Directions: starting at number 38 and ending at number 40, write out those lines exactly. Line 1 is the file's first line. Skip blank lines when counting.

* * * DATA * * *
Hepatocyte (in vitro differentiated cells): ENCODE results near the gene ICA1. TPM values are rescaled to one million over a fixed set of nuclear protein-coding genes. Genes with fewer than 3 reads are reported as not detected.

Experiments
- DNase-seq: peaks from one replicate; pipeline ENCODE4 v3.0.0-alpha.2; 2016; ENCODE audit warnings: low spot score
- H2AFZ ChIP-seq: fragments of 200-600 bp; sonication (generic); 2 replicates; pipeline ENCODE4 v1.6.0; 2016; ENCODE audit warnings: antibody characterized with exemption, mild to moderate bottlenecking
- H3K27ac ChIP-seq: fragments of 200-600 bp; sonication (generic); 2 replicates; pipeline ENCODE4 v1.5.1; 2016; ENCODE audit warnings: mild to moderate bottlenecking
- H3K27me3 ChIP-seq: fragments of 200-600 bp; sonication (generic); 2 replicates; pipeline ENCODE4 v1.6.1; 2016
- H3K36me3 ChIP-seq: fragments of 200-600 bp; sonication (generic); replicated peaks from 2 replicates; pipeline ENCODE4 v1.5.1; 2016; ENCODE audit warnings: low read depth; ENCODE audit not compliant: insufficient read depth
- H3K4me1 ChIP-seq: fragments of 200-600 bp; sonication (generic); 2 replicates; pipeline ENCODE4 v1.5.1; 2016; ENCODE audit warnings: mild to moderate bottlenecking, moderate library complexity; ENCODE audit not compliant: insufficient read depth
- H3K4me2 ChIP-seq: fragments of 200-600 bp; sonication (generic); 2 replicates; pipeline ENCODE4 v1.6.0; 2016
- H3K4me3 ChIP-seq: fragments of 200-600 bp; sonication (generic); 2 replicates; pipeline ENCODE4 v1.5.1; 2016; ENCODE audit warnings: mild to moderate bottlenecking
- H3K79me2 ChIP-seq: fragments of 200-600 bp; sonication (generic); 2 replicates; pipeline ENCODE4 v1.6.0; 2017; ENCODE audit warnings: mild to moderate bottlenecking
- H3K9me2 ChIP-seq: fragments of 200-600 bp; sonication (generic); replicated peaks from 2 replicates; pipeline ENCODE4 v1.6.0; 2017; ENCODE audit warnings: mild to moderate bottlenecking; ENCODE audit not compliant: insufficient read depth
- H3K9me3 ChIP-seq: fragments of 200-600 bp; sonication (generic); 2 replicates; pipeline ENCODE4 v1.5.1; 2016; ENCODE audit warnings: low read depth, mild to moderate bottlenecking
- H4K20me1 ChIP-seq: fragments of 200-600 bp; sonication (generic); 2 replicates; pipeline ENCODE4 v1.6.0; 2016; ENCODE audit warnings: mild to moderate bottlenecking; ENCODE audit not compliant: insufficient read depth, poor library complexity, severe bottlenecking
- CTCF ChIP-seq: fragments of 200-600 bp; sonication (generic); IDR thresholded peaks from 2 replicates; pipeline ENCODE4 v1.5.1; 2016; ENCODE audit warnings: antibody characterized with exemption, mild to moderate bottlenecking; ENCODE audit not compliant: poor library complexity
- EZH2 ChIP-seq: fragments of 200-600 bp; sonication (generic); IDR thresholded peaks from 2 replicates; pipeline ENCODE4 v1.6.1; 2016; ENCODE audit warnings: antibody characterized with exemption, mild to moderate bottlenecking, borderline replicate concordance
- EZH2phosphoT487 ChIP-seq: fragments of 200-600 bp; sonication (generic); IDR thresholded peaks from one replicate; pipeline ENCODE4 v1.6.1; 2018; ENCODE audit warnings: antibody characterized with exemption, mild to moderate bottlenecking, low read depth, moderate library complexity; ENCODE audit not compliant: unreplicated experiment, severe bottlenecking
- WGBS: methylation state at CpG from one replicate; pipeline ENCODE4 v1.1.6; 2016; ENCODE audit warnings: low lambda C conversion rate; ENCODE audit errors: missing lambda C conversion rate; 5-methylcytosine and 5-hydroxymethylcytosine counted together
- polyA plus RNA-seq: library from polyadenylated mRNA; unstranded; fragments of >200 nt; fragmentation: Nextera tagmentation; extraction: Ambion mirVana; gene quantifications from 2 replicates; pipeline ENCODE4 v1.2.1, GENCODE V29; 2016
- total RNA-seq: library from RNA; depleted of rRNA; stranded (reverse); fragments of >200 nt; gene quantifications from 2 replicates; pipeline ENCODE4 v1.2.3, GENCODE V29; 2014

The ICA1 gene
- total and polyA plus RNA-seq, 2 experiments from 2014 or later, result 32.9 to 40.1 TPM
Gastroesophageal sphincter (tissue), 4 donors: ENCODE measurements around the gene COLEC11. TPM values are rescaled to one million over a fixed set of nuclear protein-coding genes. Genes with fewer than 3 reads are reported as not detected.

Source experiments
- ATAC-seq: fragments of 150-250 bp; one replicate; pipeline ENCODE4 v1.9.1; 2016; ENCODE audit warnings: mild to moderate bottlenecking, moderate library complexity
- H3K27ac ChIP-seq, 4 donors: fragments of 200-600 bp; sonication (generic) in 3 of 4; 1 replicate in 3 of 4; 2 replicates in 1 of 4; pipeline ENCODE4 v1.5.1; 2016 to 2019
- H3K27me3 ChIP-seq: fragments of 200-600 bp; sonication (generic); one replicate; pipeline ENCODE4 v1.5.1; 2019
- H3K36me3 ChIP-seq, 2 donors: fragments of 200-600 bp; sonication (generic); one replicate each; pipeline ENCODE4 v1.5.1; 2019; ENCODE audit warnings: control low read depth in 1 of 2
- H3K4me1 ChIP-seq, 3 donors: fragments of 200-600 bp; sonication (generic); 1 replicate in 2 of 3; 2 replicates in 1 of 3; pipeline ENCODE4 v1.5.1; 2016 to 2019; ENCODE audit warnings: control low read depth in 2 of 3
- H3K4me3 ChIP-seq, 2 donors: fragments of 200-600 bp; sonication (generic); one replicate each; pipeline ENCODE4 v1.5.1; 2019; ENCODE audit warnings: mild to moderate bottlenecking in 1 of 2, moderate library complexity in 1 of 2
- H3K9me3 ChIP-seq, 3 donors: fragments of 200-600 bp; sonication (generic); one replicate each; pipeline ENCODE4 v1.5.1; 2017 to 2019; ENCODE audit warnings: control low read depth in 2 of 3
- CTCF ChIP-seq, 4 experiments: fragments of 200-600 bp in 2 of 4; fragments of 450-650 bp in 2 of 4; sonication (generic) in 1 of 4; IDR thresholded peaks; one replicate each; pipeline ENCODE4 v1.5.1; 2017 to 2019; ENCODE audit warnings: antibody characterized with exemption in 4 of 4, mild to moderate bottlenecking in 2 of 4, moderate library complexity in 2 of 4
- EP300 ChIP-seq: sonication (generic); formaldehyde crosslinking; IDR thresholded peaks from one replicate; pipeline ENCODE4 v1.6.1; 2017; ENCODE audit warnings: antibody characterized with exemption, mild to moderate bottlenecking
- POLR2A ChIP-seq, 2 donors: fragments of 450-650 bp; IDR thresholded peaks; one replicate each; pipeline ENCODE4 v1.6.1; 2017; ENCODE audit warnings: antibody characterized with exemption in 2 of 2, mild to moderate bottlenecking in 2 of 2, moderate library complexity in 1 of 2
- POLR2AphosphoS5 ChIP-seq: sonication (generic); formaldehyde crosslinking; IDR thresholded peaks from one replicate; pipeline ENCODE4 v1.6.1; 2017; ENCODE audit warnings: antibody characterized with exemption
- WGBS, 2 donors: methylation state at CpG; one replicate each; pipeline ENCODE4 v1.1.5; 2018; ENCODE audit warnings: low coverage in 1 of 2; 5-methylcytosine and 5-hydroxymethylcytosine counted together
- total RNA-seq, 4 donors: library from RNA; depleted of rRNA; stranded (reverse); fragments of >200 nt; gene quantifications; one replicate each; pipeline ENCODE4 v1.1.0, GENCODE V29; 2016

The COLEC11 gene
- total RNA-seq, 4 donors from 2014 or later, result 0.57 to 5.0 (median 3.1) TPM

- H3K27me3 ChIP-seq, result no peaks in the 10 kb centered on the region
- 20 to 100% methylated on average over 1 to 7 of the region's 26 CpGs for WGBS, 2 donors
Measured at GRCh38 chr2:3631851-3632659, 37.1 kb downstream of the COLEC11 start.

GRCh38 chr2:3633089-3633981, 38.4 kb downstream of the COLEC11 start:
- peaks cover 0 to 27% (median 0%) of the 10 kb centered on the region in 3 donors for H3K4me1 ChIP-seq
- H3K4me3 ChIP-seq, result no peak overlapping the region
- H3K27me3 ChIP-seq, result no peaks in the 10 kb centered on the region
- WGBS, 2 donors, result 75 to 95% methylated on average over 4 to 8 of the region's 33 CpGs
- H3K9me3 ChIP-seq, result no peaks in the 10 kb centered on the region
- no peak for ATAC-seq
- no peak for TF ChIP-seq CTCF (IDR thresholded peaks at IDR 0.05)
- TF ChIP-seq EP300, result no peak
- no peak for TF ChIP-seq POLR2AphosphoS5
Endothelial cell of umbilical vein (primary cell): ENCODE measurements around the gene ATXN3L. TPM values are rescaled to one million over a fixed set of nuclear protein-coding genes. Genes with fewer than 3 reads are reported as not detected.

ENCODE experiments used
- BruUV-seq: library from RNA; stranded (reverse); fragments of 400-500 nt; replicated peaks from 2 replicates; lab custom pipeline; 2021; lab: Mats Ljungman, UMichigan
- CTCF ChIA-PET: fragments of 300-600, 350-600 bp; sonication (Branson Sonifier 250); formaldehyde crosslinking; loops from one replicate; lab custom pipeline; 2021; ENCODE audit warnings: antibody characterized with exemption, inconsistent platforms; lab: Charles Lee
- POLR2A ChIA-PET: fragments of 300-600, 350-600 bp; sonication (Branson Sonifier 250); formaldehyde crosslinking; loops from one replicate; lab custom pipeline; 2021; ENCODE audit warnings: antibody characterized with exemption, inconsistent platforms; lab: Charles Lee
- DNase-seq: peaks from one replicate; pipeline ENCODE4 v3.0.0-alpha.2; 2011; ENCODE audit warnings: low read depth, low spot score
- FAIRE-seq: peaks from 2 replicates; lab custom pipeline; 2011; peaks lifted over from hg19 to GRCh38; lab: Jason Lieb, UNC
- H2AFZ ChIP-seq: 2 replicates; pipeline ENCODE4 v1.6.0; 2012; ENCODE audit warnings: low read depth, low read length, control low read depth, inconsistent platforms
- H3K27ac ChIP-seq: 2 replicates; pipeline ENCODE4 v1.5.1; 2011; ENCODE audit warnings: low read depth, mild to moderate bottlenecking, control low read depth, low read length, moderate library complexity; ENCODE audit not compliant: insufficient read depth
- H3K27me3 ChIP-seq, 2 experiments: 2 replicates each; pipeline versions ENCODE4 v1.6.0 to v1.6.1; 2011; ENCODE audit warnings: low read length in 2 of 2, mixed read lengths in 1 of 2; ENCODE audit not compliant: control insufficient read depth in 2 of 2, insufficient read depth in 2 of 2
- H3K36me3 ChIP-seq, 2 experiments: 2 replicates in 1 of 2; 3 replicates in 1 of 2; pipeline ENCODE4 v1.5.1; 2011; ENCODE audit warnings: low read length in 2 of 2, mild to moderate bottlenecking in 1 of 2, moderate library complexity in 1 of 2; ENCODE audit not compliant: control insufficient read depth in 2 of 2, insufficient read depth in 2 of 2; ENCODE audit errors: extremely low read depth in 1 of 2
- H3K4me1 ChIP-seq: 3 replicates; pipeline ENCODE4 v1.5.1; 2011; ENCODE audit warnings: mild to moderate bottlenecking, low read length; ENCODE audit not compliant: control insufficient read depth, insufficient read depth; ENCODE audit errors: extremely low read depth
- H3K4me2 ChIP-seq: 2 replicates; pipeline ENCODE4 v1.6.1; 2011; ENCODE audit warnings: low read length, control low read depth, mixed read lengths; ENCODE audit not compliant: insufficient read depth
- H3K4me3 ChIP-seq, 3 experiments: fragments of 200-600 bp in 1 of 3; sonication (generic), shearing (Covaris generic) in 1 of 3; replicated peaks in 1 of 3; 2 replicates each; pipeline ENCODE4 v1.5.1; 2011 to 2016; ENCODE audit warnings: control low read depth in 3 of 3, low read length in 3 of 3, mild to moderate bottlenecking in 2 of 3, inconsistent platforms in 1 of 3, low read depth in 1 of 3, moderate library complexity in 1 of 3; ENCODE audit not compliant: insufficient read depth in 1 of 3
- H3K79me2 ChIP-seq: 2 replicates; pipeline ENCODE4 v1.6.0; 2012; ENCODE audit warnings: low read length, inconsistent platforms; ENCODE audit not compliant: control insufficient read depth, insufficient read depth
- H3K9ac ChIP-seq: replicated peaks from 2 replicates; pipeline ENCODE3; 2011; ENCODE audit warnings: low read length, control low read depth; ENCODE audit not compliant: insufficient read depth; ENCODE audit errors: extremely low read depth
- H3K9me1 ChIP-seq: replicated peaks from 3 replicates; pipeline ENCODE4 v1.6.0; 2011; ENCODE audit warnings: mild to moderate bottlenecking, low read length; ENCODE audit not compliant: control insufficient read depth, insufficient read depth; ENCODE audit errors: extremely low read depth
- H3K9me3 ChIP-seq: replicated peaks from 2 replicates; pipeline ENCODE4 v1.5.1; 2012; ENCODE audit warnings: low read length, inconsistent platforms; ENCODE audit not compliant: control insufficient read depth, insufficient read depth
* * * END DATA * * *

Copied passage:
The COLEC11 gene
- total RNA-seq, 4 donors from 2014 or later, result 0.57 to 5.0 (median 3.1) TPM

- H3K27me3 ChIP-seq, result no peaks in the 10 kb centered on the region